Person checks weight on the scale at the end of the holiday season.
If we’re not careful with calories during the holidays, we might end up with surprise weight gain.

With the holidays approaching, people commonly go one of two ways with regards calorie management. 

Folks might take the “I need to lose 20 pounds before Christmas” route. Or they say, “Screw it, I’ll start dieting in January.” 

Like Rome, our bodies aren’t built in a day. Our habits over the course of several weeks form the core of our weight management. Over time good calorie management habits have greater impact than a single night of overindulging or “being good”.

So develop a plan now and building good habits. Put yourself in a place to enjoy the flavors of the holidays without worrying about your . 

Build an Overall Calorie Management Strategy

As a certified personal trainer and coach for over six years, I know that a long-term, sustainable calorie management plan is the key to avoiding holiday weight gain. Keep in mind, weight gain doesn’t come from 1 bad meal, or one cheat day. It comes from consistently bad meal choices and unaccounted “little bites” and snacks. 

Person holds a pre-workout meal in a white bowl surrounded by exercise accessories.
Make sure to build well-balanced meals for yourself that includes proteins, good fats, and good carbs.

You must be mindful of what you put in your mouth throughout the day (both at meal times and in between). Drink plenty of water throughout the day and don’t forget your greens. 

There are a few different ways you might accomplish this. Some people chose to count calories. A physical journal or an app on your phone are both good ways to keep track. Other folks will track macros, which allows you to tailor your food intake for specific training goals. Still others rely on intuitive eating, a method that teaches people to be more mindful of natural hunger and fullness cues. 

All are great if you understand them and can stay committed. Whatever method you choose, understanding macronutrients will help you make balanced meal choices. Protein is key, it will fill you up and keep you full. Carbohydrates supply quick energy. Fat keeps you fuller longer, but a little goes a long way.

Nobody says you have to lose weight going into the holidays. But if you develop good eating habits before the holidays begin, you won’t struggle as hard with holiday weight gain. And it will mean fewer hours spent on the treadmill in January.

Day-to-Day Calorie Management Tactics

Building a plan is one thing, but executing it can get tricky, especially when you meet with complications in the real world. Here are a few tips that can help you get past common hurdles during this holiday season. 

Person preps several meals ahead of time to eat at work or other places outside the home.
Build meals ahead of time to avoid being tempted by unhealthy choices out in the world.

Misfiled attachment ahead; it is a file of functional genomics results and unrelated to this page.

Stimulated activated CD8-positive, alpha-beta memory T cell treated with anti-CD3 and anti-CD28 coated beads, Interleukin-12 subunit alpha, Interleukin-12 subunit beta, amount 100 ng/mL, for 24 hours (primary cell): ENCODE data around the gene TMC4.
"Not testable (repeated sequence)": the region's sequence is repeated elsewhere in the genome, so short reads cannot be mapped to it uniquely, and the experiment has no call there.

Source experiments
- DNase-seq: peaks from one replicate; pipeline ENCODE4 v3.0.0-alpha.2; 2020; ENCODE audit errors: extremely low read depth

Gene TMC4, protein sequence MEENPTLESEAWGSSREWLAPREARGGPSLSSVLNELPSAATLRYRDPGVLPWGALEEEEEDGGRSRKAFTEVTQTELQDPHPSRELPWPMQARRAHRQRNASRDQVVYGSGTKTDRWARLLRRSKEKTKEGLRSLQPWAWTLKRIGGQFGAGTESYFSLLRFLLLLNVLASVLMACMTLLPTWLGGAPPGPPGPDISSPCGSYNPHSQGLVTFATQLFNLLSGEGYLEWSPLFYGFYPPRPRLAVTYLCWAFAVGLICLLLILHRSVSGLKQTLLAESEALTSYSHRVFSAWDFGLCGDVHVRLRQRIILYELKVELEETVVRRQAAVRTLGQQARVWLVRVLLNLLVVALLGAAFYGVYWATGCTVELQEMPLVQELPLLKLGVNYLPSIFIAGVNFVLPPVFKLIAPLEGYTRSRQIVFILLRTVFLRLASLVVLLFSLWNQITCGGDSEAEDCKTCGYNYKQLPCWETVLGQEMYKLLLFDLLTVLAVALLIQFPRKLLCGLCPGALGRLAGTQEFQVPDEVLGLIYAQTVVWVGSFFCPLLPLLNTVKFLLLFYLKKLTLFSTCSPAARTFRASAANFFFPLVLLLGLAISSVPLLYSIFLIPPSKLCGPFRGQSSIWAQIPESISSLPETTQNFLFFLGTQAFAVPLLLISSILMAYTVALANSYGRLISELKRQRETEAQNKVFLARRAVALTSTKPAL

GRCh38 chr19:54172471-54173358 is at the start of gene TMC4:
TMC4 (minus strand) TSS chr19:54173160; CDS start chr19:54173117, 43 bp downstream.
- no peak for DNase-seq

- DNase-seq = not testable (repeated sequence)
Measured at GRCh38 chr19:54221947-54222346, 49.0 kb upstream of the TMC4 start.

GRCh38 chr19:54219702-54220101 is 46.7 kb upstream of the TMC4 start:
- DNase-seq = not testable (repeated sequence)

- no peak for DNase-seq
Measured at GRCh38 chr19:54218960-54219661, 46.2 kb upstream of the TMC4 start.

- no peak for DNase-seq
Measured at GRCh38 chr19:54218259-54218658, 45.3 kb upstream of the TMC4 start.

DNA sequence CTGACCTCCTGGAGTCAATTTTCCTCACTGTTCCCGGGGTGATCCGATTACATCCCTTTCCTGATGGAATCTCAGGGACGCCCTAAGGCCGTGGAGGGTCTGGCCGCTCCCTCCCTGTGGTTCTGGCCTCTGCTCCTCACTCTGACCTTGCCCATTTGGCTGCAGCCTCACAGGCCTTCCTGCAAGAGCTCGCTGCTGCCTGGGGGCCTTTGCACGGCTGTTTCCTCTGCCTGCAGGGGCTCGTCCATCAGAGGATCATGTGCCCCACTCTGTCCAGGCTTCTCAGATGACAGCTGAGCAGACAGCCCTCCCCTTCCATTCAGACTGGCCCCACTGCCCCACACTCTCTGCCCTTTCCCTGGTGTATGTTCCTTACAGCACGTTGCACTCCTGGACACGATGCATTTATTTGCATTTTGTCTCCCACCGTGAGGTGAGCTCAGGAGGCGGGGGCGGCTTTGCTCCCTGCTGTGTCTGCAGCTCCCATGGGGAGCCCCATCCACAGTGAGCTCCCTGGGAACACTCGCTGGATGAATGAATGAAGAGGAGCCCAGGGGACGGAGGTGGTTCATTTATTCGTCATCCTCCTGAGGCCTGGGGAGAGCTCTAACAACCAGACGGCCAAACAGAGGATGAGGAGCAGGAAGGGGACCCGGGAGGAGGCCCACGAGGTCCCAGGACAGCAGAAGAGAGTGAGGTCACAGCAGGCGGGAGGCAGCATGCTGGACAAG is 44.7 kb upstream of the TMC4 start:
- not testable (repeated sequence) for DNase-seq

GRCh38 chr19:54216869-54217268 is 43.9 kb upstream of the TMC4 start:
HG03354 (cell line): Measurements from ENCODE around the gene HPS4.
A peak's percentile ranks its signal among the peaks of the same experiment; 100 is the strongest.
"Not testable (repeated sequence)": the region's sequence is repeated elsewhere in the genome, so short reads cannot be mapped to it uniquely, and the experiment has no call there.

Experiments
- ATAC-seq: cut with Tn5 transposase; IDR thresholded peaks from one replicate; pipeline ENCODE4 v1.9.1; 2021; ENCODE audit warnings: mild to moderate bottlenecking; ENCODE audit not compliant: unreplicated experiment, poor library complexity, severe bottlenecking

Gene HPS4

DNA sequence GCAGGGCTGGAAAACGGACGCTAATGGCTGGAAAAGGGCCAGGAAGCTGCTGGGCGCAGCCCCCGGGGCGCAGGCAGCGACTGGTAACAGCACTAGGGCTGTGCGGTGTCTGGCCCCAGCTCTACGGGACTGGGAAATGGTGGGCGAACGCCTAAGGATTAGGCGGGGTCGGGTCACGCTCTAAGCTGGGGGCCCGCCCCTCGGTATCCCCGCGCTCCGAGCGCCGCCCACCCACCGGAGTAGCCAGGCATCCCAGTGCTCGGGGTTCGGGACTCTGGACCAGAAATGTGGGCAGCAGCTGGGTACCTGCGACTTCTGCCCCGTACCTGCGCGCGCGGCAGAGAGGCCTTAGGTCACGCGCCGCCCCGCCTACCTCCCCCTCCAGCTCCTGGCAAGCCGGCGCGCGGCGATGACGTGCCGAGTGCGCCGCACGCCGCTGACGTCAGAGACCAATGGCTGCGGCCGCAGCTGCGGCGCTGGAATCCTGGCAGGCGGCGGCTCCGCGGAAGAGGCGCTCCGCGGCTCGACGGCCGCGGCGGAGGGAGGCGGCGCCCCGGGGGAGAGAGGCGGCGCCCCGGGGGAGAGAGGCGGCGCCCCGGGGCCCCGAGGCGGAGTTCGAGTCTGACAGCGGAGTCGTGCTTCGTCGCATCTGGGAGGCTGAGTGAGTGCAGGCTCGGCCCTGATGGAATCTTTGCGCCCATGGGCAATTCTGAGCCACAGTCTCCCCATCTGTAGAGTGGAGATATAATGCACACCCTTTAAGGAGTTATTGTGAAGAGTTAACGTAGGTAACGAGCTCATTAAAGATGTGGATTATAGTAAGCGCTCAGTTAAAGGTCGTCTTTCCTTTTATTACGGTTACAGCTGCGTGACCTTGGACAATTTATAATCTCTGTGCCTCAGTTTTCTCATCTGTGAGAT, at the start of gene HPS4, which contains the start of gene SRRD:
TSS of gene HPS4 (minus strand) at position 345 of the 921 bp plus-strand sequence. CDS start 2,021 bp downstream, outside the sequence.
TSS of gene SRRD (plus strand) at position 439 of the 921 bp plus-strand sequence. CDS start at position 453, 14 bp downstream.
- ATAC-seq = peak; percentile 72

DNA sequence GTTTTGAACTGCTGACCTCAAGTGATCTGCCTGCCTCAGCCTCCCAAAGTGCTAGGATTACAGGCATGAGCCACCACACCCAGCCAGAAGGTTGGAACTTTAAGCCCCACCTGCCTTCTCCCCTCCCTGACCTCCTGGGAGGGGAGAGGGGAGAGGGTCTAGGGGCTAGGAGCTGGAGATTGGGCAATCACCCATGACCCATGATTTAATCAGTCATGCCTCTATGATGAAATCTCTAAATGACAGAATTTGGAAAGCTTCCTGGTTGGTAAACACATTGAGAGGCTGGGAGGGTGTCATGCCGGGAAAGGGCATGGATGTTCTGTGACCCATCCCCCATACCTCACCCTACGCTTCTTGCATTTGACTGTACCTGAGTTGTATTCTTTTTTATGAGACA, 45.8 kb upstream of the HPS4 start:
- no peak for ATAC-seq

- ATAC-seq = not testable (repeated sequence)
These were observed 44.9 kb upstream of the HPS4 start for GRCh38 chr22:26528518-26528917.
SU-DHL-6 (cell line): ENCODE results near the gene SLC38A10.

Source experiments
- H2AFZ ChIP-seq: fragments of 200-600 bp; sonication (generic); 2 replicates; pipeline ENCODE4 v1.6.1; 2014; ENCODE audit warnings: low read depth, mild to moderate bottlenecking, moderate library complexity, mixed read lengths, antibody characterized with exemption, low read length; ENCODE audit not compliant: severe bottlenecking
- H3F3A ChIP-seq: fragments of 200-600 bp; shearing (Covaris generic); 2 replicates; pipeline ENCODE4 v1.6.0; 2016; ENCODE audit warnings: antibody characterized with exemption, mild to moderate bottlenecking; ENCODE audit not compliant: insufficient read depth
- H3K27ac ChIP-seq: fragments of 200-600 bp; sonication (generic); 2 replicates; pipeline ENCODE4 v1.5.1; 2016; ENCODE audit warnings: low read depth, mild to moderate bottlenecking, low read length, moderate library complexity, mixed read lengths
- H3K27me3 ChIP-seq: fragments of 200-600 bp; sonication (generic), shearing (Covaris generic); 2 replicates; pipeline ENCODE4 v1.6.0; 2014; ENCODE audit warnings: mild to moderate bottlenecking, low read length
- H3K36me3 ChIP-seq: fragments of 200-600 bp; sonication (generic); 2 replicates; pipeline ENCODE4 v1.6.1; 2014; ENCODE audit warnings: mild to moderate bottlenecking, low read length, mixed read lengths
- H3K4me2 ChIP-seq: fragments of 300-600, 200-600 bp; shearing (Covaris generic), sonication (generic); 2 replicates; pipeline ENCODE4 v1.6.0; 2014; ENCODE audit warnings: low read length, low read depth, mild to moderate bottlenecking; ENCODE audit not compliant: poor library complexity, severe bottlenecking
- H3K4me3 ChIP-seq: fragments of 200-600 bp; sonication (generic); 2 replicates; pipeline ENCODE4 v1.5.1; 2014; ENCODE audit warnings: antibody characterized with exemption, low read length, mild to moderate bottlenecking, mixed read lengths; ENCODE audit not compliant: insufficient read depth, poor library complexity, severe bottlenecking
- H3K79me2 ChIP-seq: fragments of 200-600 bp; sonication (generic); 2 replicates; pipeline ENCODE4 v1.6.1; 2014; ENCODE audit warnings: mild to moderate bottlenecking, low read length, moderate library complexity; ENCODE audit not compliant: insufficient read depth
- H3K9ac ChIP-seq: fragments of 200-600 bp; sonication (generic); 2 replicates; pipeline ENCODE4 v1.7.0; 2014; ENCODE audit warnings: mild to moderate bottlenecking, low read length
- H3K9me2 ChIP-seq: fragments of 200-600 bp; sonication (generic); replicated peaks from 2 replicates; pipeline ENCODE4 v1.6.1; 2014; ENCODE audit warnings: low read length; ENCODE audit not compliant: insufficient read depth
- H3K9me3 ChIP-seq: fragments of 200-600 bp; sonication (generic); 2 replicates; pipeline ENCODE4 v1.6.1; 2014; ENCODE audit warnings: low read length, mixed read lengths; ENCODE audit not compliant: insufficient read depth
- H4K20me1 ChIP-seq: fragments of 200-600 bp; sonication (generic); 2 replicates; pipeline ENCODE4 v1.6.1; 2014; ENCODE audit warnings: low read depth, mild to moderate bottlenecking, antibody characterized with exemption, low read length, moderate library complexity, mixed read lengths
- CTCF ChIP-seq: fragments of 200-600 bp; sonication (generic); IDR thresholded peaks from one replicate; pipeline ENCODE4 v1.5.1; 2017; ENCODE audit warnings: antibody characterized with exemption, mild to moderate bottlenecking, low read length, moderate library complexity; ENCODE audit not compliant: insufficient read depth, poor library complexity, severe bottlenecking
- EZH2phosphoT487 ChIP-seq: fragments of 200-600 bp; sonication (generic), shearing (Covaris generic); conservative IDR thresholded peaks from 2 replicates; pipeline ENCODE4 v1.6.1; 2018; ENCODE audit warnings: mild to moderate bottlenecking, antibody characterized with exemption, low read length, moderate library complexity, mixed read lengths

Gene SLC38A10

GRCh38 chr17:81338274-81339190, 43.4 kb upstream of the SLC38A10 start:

1. Restaurant dining. If you plan to dine out at a restaurant, look at the menu beforehand. Most restaurants list calories (and some include macro-nutrient content) now. So you can either steer clear of high-calorie options or reliably adjust calories for the rest of the day if you choose to indulge.
  2. Plan and build meals ahead of time. This time of year can get hectic. You might find yourself slammed and feel the need to make unhealthy choices because you don’t have time. Instead, take a few minutes the night before (or on a day when you have extra time) to make sensible meals that you can reheat later. For example, make some eggs with spinach or chopped up zucchini, squash or broccoli. And don’t skip the egg yolks. You can also portion out leftovers from dinner to take for lunch.
  3. Drink water. Drinking water throughout the day helps with more than just basic hydration. It can also help curb feelings of hunger before they crop up and derail your plans. Carry a water bottle with you. If it’s close to you all the time, you’re more likely to drink it, than having to go to the water fountain or vending machine for a bottle of water.

These tips certainly don’t cover everything you might run into. You may experience set backs here and there. But each setback is an opportunity to learn and improve. If you take a step backward, analyze what went wrong and make a plan to do better next time.

Long Term Benefits

Woman with toned abs stands with jump rope over her shoulders.
When you build good habits around exercise and nutrition, the benefits will show.

Building good habits now don’t just pay off for the holidays. These habits can affect you during the weeks and months that follow and throughout the rest of the year. If you think about it, we always look for excuses to not start the meal plan–a reason to skip the workout or justify the donuts and cake. 

So don’t think of these eating habits as a diet. Consider them to be the the trade-offs we make on the way to a better lifestyle. Make conscious choices to improve your life. Make these choices not just for you, but also your family. We all love to indulge every now and then, but is being too full worth it when it means you can’t play with your kids/grandkids or go try that new workout with your friend?

My final bit of advice is always eat the real thing. Consume real ingredients (real sugars, carbs, and fats) that our bodies know how to process. We might be tempted to reduce calorie intake by opting for zero calorie and low calorie snacks. But we end up with chemicals and preservatives that our bodies may not know how to process very well. So always eat the real thing, just maybe not as much.

One Comment

Leave a Reply

Your email address will not be published. Required fields are marked *